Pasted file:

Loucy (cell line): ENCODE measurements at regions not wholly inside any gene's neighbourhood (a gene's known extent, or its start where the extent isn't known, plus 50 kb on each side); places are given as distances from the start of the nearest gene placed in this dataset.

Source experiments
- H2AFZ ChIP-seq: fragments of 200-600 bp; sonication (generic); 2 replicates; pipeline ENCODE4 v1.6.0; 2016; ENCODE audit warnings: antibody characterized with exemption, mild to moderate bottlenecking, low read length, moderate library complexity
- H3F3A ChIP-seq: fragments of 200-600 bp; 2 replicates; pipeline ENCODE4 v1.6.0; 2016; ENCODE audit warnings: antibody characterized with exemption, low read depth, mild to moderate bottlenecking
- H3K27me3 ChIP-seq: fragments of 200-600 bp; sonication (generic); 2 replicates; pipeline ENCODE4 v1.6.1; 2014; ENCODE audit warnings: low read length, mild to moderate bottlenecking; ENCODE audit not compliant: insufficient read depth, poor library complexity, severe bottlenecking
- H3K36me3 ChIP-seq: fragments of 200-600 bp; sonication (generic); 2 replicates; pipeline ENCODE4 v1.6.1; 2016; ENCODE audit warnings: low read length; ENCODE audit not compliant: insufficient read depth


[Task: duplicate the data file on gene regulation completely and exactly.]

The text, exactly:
Loucy (cell line): ENCODE measurements at regions not wholly inside any gene's neighbourhood (a gene's known extent, or its start where the extent isn't known, plus 50 kb on each side); places are given as distances from the start of the nearest gene placed in this dataset.

Source experiments
- H2AFZ ChIP-seq: fragments of 200-600 bp; sonication (generic); 2 replicates; pipeline ENCODE4 v1.6.0; 2016; ENCODE audit warnings: antibody characterized with exemption, mild to moderate bottlenecking, low read length, moderate library complexity
- H3F3A ChIP-seq: fragments of 200-600 bp; 2 replicates; pipeline ENCODE4 v1.6.0; 2016; ENCODE audit warnings: antibody characterized with exemption, low read depth, mild to moderate bottlenecking
- H3K27me3 ChIP-seq: fragments of 200-600 bp; sonication (generic); 2 replicates; pipeline ENCODE4 v1.6.1; 2014; ENCODE audit warnings: low read length, mild to moderate bottlenecking; ENCODE audit not compliant: insufficient read depth, poor library complexity, severe bottlenecking
- H3K36me3 ChIP-seq: fragments of 200-600 bp; sonication (generic); 2 replicates; pipeline ENCODE4 v1.6.1; 2016; ENCODE audit warnings: low read length; ENCODE audit not compliant: insufficient read depth